Then He said to me, “It is done!  I am the Alpha and the Omega, the Beginning and the End.  I will freely give to the thirsty from the spring of the water of life.  The one who conquers will inherit these things, and I will be his God and he will be My son.  But the cowards, faithless, detestable, murderers, sexually immoral, sorcerers, idolaters, and all liars – their share will be in the lake that burns with fire and sulfur, which is the second death.”

The focus of the paragraph turns on one simple word – but.

“But” is a critical term when studying Scripture.  It lets you know that a contrast is taking place in the text, and these contrasts are important to our understanding.

On the one hand, we have those who did freely drink from the water of life, and from within them, those who conquer.  On the other hand are those who have rejected God and lived life counter to His plan for humanity.  In contrast to the conquerors who inherit in the new Jerusalem, those who have rejected God have their share (other translations – their place, their portion, or their part) eternally separated from God in the lake that burns with fire and sulfur…which the previous context of Revelation 20:10-15 indicates is the eternal destiny of Satan and those who follow him.

This is a serious contrast of eternal consequences. 

Thinking about the original recipients of Revelation, the terms God uses – the cowards, the faithless, etc – would have been descriptive of those who were persecuting the first century believers.  While this contrast does give comfort that God will make everything right in the end, there is another application, one for the here and now:

Remember, we are called to be blameless and pure, children of God who are faultless in a crooked and perverted generation, among whom you shine like stars in the world by holding firm to the word of life (Philippians 2:15-16).  After all, we are ambassadors for Christ, since God is making His appeal through us.  We plead on Christ’s behalf: “Be reconciled to God.” (2 Corinthians 5:20).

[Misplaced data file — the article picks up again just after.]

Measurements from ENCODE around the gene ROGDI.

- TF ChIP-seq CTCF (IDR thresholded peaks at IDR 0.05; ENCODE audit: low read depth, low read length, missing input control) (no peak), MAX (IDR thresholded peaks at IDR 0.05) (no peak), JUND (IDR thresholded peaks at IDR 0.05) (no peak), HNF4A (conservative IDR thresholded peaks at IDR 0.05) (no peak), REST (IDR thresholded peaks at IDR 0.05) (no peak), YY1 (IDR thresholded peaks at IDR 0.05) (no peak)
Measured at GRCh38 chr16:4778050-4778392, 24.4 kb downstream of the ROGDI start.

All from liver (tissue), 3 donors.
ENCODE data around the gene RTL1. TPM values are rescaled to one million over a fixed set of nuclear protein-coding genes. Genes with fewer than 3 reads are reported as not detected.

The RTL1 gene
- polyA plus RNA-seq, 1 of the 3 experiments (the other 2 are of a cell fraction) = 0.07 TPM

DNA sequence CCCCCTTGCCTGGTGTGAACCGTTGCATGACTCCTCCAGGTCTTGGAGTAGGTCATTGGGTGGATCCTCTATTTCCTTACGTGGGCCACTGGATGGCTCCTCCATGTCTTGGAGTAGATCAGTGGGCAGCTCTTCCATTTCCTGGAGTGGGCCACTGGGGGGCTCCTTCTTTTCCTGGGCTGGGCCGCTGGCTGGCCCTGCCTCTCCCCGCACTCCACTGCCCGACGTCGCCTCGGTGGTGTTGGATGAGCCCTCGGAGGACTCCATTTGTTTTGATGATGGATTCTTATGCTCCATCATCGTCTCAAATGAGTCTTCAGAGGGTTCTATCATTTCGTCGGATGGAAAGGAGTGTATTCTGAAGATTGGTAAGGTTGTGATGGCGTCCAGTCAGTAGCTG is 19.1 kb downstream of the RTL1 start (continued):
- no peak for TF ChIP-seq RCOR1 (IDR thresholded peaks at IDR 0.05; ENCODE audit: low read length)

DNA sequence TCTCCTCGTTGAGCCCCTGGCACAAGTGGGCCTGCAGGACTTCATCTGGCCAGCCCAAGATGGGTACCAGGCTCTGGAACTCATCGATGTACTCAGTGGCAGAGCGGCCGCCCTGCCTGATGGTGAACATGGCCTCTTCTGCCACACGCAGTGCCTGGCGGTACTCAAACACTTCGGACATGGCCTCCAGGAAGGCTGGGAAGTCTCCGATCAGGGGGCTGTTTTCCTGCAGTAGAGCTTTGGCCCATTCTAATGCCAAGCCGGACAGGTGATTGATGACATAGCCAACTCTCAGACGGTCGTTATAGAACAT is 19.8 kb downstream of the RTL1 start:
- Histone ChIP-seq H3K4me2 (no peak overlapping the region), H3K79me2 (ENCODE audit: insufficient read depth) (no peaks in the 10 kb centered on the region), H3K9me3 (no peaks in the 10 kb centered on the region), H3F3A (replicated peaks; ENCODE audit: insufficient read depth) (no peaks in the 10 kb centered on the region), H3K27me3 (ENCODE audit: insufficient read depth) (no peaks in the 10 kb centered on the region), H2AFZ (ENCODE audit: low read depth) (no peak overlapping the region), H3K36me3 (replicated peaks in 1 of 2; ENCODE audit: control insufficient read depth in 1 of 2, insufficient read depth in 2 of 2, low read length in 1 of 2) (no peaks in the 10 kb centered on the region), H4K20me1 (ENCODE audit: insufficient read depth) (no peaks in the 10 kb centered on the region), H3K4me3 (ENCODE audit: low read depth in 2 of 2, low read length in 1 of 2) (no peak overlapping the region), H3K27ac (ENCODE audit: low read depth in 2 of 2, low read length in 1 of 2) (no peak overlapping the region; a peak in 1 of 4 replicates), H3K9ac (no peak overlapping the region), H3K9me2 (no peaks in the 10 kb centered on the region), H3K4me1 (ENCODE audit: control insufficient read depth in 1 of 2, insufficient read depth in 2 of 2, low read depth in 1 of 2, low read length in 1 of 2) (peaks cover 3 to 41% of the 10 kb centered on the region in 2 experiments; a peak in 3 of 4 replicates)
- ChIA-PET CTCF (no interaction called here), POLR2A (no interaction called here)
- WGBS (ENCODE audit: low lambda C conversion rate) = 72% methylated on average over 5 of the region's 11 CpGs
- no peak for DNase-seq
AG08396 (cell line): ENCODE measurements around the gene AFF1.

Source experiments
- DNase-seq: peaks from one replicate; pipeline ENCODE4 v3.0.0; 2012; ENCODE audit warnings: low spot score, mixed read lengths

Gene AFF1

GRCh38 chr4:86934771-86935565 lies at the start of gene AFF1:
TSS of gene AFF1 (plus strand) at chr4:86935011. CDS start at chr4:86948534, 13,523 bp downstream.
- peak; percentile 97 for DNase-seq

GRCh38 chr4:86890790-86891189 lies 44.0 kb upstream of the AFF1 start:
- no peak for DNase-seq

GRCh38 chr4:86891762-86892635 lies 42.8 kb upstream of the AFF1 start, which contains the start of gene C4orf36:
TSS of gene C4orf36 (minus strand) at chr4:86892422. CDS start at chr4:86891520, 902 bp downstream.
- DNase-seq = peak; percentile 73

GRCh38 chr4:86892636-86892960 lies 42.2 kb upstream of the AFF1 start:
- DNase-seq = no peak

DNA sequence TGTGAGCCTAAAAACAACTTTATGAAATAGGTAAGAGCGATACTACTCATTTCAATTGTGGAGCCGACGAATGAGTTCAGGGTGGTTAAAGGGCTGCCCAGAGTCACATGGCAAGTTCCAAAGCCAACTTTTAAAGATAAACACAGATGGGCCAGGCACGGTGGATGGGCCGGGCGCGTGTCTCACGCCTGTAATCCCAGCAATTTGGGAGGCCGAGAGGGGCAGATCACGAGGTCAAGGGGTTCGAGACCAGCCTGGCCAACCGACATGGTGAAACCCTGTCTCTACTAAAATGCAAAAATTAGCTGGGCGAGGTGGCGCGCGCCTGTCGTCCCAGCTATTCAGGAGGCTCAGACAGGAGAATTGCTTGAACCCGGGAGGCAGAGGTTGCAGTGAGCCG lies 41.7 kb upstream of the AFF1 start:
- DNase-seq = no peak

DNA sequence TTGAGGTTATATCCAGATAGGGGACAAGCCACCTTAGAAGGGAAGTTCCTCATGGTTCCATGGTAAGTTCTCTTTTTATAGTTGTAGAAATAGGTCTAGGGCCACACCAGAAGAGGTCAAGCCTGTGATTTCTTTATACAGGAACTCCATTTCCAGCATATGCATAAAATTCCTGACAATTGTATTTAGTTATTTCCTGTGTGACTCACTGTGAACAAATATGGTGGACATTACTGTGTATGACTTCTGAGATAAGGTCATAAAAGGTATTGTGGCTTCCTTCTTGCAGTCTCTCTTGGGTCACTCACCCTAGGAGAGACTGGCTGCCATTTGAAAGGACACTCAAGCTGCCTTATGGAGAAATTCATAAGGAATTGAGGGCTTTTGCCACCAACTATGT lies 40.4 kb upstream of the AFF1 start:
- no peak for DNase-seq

For those around us, eternal destiny hangs in the balance.

Keep Pressing,
Ken

For my son - Swim strokes and the effect of a quiet life

My oldest son has officially finished high school and is getting ready to embark on the next phase of his life.  As I am nostalgically thinking of that time in my own life, I am also thinking of the things God has taught me since then.

This is the first post in a three-part series where I am remembering lessons I have learned later in life that I would love for my son know now...

I chose this post because it reminds us that our biggest and best way of introducing others to Jesus will likely come from what we consider the normal, small portions of life.  The closer we walk with God, the more "His normal" becomes "our normal"...the more His life will stand out to others, even if we don't necessarily notice.

Swim strokes and the effect of a quiet life
originally posted on July 15, 2016

I’ve raced in a handful of triathlons.  No crazy, Ironman distances; but I have completed several of the short, “sprint” distances.  When I started, I figured that biking I can do, running I can do, but it was the first event that scared me the most – the swim.  I had taken swimming lessons as a kid, but as an unpracticed adult, my activity in the water fell more into the “not drowning” category rather than in the “swimming” category.